Halloween Horror Movie Marathon, Reviews

Day 1

Crimson Peak

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Every October, I plan to watch horror movies each weekend and every year, I wuss out. This year, instead of dialing back, I decided to go all in and try for a movie per night. With a week left leading up to Halloween, I’ve decided to write a review for every film I’ve watched.

I started off with a film I knew I had to see the minute the first set photos leaked. Tom Hiddleston and Jessica Chastain in gorgeous Victorian costuming is reason enough to watch any film. Crimson Peak has so many elements I love in a gothic horror. Given my favourite movie of all time is Sweeney Todd, of course Crimson Peak would be right up my alley. It’s Victorian, it’s gothic, it’s a ghost story, it’s highly stylised… all the things I love.

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After digging into Pan’s Labyrinth, Pacific Rim, and now Crimson Peak, I’m beginning to come to the conclusion that Guillermo del Toro is becoming one of my favourite directors. He’s got a nice, wide range of interests, which makes his films vastly different. One second, he’s doing a dark fairytale take on World War 2, another he’s doing a campy rubber monster movie/robot mashup movie, and the next he’s doing a Victorian ghost story. He’s no one trick pony. Much as I love directors such as Tim Burton, del Toro’s unique style doesn’t automatically make you think, ‘oh yeah, another black and white toned artsy gothic’. At no point would I confuse any of his films.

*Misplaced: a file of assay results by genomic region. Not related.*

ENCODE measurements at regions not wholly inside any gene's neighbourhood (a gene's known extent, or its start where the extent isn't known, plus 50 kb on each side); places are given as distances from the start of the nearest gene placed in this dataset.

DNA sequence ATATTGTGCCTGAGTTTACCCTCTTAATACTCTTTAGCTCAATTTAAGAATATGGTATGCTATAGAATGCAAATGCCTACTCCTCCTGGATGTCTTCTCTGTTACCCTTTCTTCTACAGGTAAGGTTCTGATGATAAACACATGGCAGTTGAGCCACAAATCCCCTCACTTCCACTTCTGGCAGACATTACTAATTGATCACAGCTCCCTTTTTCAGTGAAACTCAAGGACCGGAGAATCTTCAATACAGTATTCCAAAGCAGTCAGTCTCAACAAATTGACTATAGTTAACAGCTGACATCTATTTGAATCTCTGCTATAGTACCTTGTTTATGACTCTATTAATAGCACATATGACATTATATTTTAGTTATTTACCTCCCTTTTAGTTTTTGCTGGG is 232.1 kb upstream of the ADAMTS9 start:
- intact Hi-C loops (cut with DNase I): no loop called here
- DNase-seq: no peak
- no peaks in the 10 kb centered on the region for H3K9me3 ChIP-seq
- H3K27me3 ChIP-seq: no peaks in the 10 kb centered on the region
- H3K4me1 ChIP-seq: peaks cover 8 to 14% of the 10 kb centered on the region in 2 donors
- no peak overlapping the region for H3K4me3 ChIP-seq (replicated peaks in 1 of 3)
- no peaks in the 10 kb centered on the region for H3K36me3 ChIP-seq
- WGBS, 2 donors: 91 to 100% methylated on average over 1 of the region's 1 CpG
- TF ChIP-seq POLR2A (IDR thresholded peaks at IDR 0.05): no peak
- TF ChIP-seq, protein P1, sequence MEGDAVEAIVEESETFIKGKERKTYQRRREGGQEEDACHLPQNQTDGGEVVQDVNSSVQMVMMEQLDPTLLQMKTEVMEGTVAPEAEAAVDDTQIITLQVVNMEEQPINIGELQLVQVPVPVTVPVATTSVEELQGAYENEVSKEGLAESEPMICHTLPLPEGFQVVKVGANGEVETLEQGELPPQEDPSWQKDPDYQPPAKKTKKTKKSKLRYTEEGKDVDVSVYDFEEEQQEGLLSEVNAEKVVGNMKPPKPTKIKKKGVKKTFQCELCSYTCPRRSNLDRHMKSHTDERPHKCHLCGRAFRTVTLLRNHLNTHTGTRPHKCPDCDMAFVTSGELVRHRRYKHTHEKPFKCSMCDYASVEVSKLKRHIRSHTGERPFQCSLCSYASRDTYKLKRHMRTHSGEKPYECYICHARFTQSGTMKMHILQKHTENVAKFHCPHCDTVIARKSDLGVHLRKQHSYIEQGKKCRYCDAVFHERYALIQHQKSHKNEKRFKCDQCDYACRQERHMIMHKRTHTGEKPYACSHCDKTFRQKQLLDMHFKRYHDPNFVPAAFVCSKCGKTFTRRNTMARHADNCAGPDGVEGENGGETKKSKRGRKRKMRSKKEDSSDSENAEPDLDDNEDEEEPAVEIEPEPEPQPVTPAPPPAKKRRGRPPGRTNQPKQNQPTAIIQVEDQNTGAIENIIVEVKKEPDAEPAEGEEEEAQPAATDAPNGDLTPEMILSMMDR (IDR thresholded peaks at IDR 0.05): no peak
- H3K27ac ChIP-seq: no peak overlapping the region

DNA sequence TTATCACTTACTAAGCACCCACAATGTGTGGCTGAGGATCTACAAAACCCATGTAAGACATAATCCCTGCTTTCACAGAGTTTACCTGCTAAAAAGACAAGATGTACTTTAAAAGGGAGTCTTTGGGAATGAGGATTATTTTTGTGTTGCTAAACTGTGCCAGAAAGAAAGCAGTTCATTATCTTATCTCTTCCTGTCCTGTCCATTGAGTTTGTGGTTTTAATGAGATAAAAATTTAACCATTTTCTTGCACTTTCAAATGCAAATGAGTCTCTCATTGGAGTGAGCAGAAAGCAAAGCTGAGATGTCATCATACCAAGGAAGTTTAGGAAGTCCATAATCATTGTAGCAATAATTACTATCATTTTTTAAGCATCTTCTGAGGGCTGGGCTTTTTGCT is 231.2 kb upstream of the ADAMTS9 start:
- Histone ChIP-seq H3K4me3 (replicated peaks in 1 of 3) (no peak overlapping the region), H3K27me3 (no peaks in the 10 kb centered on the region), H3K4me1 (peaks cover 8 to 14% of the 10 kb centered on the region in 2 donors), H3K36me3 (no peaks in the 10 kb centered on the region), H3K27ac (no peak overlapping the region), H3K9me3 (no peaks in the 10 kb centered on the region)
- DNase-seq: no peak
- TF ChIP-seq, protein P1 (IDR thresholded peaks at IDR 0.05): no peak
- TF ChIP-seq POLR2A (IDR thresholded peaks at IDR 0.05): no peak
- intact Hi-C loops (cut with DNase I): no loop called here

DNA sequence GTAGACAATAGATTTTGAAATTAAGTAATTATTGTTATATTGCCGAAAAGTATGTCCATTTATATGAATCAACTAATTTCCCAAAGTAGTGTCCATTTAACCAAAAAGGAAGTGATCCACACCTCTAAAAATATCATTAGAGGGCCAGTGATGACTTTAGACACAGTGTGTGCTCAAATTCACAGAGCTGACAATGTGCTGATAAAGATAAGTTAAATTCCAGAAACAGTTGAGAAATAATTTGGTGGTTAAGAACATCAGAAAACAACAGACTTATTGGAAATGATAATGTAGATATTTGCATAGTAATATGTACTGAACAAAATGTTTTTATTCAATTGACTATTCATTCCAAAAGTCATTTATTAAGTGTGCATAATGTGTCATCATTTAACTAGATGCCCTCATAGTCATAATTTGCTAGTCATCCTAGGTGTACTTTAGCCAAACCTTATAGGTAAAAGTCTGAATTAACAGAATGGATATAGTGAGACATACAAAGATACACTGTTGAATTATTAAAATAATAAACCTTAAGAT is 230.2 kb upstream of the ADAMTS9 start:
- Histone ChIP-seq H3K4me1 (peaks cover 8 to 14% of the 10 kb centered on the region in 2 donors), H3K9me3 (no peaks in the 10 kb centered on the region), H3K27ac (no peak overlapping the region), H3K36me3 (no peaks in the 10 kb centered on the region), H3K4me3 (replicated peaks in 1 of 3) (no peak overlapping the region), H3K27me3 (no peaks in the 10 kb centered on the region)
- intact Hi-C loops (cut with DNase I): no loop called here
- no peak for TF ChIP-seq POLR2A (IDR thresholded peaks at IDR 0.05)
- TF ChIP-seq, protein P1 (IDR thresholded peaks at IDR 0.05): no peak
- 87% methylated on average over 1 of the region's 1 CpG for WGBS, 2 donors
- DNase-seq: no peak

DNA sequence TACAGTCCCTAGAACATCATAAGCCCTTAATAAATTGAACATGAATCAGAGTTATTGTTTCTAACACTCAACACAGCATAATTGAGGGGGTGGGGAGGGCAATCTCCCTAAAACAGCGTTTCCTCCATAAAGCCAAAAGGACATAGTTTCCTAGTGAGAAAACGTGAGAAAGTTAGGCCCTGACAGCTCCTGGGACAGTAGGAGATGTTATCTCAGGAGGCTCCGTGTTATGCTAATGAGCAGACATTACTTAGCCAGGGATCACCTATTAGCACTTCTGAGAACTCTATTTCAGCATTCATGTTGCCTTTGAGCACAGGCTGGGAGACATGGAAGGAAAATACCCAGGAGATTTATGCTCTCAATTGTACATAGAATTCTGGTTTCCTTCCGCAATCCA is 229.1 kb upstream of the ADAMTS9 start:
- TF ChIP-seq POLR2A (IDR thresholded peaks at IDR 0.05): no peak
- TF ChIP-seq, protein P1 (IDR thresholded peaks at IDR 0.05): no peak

The biggest reason I’ve failed in my venture into the depths of horror marathons is getting scared right off the bat. Which is why the stylised camp of Crimson Peak worked well as my first test. The thing about horror movie scares is all that tension has to come with a satisfying payoff. With Crimson Peak, the tension is wound tight, but the ghosts are beautifully stylised and still appropriately creepy. The visual effect is enough of a payoff in itself. Del Torro’s filmography is similar to Alfonso Cuaron, in that it’s full of imagery and he’s not interested in being subtle about it. It’s there, it’s beautiful, he wants you to know its there for a reason. The entire film is slicked with red. The trailer and movie stills make it look like The Shining elevators spilling blood. It’s horror movie bread and butter, really. But for once, that’s not what’s going on here. Whether the set is drenched in blood or not, all that red makes for a gorgeous visual feast.

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In terms of plot, Crimson Peak seems to be a fond homage to Victorian gothics before it. It’s got hints of Turn of the Screw and Jane Eyre in terms of ghostly deceptions and deadly secrets tied to ancestral mansions. As a result, the twists and turns are more on the predictable side, yet still manages to take a unique spin on the trope.

Whenever I sit down to watch a horror film, I ask myself three things: am I scared? Am I impressed? Am I surprised? Crimson Peak fulfills all three. The artistry is undeniably gorgeous and while I predicted certain events, they didn’t unfold as I quite expected. There’s a certain risk to revealing the monster within the first scene, but del Toro still manages to maintain the creep factor every time the ghosts show up. There’s something unsettling about them, despite the fact that they’re so highly stylised, they’re on the unrealistic side. But del Toro’s not here to sell a realistic film. He’s selling a work of art – one that’s inherently creepy and melancholic in both measures. And I’m certainly buying it all.

Scares: 7/10

Style: 10/10

Camp: 6/10

Creepiness: 8/10

Final Twist: 7/10

Overall Rating: 8/10